The MOVE family, who still reside in eight homes around West Philadelphia, host their very own MOVE Conference this week to enlighten the media and public about what really happened in 1985 when the Philadelphia Police Department bombed their headquarters on Osage Avenue. Those who lived through the MOVE bombing and subsequent coverage of the group may recall media coverage that overlooked MOVE’s larger systematic concerns. This three-day conference seeks to change that. Called “On A Move: All You Ever Wanted to Know About Move,” the event also delves into the black liberation group’s present work on racial and social justice issues, and how they’ve partnered with movements like Black Lives Matter to improve the welfare of people of color in Philly and beyond. Cost to attend the conference is $50 per day, or you can pay $100 to get access to all three days of activities and information sessions. That money will go toward helping MOVE pay for the event space, and future projects. For more information, email [email protected]. Friday-Sunday, May 5-7, various times, $50-$100, Universal Audenreid Charter High School, 3301 Tasker Street.

Cook Out for WomanSpace

A cookout and concert at Rigby Mansion Saturday seeks to raise funds for Womanspace of Germantown, a shelter and mental health services nonprofit for homeless women in Philadelphia. Reach Out and Cook Out features eight exceptional local and female-fronted singers and bands, like 2015 The Voice contestant Nadjah Nicole, modern-rock outfit Resilient and dreamy-voiced singer-songwriter Jasmine Cassell. Event hosts Philadelphia Creatives for Change (PCC) say they’ll donate all proceeds of the $10-$15 ticket sales to Womanspace, which will use the funds to purchase toiletries, clothing and take care of general upkeep expenses. If you’re in an extra-giving mood, PCC is also accepting donations of toiletries and art that the ladies of Womanspace can use to decorate their personal spaces. Saturday, May 6, noon-7 p.m., $10-$15, Rigby Mansion, 523 East Church Lane.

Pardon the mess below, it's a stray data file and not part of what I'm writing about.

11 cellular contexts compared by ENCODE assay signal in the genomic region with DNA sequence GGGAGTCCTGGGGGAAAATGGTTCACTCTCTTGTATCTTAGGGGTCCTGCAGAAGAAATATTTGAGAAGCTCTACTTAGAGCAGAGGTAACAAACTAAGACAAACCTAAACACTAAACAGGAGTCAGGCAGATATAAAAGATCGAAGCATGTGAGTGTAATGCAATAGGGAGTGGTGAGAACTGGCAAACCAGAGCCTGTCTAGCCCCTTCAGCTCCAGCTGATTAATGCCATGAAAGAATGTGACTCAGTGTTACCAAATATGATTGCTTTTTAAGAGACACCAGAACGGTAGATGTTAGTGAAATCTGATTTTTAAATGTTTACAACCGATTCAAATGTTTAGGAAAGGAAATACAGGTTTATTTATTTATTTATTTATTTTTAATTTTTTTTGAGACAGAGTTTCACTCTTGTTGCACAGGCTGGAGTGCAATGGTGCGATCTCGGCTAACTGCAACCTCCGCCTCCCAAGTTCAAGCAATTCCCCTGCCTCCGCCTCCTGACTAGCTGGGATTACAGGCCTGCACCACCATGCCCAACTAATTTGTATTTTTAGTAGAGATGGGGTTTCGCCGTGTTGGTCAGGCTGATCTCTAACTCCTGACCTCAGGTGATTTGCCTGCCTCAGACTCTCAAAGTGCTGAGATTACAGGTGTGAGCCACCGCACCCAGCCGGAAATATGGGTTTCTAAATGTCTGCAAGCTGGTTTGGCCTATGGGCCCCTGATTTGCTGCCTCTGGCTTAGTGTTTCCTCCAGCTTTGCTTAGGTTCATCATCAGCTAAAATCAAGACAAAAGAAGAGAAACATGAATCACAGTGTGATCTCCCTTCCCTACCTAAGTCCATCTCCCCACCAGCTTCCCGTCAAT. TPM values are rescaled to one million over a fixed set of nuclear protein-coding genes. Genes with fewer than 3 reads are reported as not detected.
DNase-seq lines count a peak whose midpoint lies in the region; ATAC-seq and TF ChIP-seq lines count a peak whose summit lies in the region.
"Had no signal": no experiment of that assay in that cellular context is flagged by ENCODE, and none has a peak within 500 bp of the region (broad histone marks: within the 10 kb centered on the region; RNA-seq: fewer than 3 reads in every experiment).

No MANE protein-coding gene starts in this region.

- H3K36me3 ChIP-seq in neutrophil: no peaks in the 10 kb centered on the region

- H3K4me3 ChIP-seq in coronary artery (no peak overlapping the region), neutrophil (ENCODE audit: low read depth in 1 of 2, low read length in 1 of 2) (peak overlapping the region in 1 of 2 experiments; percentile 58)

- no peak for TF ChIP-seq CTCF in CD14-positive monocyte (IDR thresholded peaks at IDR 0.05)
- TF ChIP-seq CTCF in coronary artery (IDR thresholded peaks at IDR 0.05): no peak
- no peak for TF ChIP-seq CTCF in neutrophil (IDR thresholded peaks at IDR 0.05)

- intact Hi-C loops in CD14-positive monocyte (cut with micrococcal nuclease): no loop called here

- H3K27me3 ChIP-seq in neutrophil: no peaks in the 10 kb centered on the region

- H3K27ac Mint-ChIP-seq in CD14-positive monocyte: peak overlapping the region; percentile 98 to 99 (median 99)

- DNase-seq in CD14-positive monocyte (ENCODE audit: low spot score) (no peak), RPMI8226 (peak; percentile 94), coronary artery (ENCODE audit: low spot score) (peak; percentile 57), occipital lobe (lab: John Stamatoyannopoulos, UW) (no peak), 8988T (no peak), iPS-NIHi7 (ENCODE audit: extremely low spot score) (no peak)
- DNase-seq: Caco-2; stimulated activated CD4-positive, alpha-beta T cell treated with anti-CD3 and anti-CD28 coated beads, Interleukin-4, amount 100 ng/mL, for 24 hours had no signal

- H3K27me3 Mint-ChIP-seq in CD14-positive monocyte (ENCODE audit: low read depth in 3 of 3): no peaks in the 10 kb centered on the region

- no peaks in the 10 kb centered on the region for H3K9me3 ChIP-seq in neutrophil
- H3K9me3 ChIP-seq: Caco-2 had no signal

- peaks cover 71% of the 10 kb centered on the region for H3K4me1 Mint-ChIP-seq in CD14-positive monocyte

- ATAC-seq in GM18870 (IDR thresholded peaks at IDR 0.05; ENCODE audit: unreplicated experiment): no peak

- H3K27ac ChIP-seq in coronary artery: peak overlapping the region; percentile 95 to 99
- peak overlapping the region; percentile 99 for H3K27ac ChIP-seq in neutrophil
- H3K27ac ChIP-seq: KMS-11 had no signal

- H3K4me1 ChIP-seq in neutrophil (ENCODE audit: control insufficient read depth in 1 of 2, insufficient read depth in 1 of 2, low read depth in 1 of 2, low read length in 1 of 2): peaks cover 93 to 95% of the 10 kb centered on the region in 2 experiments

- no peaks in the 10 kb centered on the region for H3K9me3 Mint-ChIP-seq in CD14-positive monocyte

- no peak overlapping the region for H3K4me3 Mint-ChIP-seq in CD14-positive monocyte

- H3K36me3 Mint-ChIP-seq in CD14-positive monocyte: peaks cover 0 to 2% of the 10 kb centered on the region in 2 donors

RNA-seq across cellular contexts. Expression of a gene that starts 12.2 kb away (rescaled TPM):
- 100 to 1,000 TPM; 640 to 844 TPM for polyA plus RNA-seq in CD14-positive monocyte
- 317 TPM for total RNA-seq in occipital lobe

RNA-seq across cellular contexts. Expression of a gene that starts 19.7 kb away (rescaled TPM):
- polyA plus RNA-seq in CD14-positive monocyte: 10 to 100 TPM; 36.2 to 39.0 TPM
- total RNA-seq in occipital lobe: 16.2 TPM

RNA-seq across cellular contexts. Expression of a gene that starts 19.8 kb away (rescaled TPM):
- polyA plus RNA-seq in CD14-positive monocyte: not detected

Laugh it Off

This Sunday is World Laughter Day (WLD), a movement created in 1998 to inspire community building and peace through laughter. You can get in on the fun locally in Media—a short 30-minute trip from Philly—in a session hosted by area laughter yoga instructor Alexa Drubay. The concept is simple, if not a little silly. She’ll lead guests through a series of exercises in which they’re tasked with making themselves and each other laugh by making funny faces and maybe even a fart noise or two. The guffaws may feel forced at first—you may feel more embarrassed than humored—but the mere act of mimicking laughter tricks your brain into releasing all the joy-inducing juices that come from a big belly har-har. (You can read more about the concept behind laughter yoga here.) It could be just the medicine we need right now in this crazy political climate — and at the very least an excellent opportunity to connect with fellow Philadelphians in a fun and unique way. The event is totally free and includes a one-hour laughter yoga session and mindfulness meditation focusing on world peace. Snacks and water will be provided. Sunday, May 7, 2-3:30 p.m., free, Rose Tree ParkAmphitheater, 1671 N. Providence Road, Media. 

Header photo by Larry Hinson